The world's first shares date back to Ancient Rome, though it was in northern Europe at the beginning of the 17th Century that joint ownership of companies first became popular. The world’s first joint stock company, the Dutch East India Company, was formed in 1602 by the merger of several small Dutch traders.
The Dutch East India Company was given the exclusive right by the Dutch government to import spices from the ‘spice islands’ - now part of Indonesia – but shipping was an expensive and high risk activity which required considerable investment.
Over 50% of all voyages ended in shipwreck, and the price of spices was very volatile, so in order to raise finance risks needed to be spread as widely as possible. Until 1602, each venture by Dutch and Portuguese traders was funded separately, and wound-up (liquidated) after each voyage, once the financiers received their profit. However, the formation of the Dutch East India Company as a long term trading venture meant that company shares had to be issued rather than just shares for each voyage*.
The world’s first stock exchange was also set up by the Dutch East India Company in 1602. This enabled the company to become the world’s largest and the first recognisable multinational company.
Any Dutch citizen could buy shares in this company, and crucially they could be traded. In 1606, the first paper share was issued, and the word shareholder came into common use.
The formation of joint stock companies, and the trading of shares, rapidly became popular across Europe. By 1698, shares were being traded in the coffee houses of London, the forerunner the London Stock Exchange.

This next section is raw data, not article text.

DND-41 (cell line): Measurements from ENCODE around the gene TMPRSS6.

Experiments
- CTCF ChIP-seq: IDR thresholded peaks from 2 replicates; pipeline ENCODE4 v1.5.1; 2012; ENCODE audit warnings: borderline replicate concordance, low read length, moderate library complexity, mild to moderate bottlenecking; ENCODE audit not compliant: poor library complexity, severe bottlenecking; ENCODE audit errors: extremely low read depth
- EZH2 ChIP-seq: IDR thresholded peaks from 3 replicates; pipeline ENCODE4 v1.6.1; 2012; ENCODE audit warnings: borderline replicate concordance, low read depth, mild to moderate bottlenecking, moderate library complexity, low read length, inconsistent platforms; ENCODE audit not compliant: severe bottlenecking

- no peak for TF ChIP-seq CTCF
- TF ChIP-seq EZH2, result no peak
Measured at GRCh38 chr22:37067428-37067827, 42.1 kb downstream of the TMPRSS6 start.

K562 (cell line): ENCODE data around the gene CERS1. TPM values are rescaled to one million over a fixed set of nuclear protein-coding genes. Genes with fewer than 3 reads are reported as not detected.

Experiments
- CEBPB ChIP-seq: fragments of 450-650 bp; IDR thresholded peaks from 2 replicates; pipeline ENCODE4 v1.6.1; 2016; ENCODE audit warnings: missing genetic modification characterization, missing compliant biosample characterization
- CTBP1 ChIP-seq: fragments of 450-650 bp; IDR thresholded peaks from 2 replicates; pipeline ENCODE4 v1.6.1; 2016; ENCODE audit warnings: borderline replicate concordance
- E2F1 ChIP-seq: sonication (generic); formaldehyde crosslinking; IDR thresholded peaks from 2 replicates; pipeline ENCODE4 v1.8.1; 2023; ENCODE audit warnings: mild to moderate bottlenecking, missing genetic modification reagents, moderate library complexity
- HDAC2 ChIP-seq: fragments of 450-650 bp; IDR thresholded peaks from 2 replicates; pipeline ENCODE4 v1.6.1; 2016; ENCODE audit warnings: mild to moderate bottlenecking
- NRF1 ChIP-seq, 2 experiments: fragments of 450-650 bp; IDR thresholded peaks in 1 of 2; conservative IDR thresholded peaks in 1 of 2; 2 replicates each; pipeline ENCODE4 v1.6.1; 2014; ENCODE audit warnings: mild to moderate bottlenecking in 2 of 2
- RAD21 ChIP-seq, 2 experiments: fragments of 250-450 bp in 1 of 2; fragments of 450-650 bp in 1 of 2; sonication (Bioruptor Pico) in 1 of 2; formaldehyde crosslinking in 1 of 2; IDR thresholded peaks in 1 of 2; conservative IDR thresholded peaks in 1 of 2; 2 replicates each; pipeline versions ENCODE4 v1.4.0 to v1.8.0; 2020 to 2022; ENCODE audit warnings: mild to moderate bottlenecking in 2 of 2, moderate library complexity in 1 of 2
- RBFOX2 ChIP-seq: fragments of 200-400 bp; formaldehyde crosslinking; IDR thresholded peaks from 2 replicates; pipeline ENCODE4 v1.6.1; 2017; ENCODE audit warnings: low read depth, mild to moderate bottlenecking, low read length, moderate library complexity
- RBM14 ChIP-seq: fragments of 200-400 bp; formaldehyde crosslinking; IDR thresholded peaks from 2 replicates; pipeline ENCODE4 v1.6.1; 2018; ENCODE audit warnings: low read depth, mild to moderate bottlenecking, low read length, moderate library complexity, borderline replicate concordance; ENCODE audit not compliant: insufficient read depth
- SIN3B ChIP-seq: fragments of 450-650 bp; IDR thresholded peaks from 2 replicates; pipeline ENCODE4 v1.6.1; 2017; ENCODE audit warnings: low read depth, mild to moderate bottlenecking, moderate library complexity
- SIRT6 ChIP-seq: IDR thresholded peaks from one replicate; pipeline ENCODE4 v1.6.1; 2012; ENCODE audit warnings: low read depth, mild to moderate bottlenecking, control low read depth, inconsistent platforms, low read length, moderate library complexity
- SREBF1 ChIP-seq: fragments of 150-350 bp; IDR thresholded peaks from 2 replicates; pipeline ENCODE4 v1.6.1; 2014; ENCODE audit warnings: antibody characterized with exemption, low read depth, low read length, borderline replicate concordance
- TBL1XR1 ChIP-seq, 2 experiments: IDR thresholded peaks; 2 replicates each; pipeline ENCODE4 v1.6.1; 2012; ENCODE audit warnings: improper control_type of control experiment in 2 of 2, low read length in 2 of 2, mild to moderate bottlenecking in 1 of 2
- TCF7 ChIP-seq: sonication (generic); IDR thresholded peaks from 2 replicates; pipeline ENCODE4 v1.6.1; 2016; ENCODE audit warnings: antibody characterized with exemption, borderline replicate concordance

People demand shares for two main reasons:
To earn an income from dividend payments when firms make a profit.
For a speculative return, that is selling shares at a higher price than the shares were bought for.
The state of the economy
General consumer 'sentiment' about the future
An increase in the demand for shares will shift the demand curve to the right and lead to a rise in share prices.
Shares are issued to raise finance for the issuing firm. Once issued, shares may be traded on the stock exchange in the expectation of making a gain, or avoiding a loss.
An increase in the supply of shares will shift the supply curve to the right and lead to a fall in share prices.
When share prices change the value of many savings and pension schemes will also change. This creates a wealth effect similar to changes in house prices. A fall in share prices will reduce the value of financial assets and create a negative wealth effect, and a rise in share prices will create a positive effect.
The largest holders of UK shares are insurance companies, pension funds, and private individuals.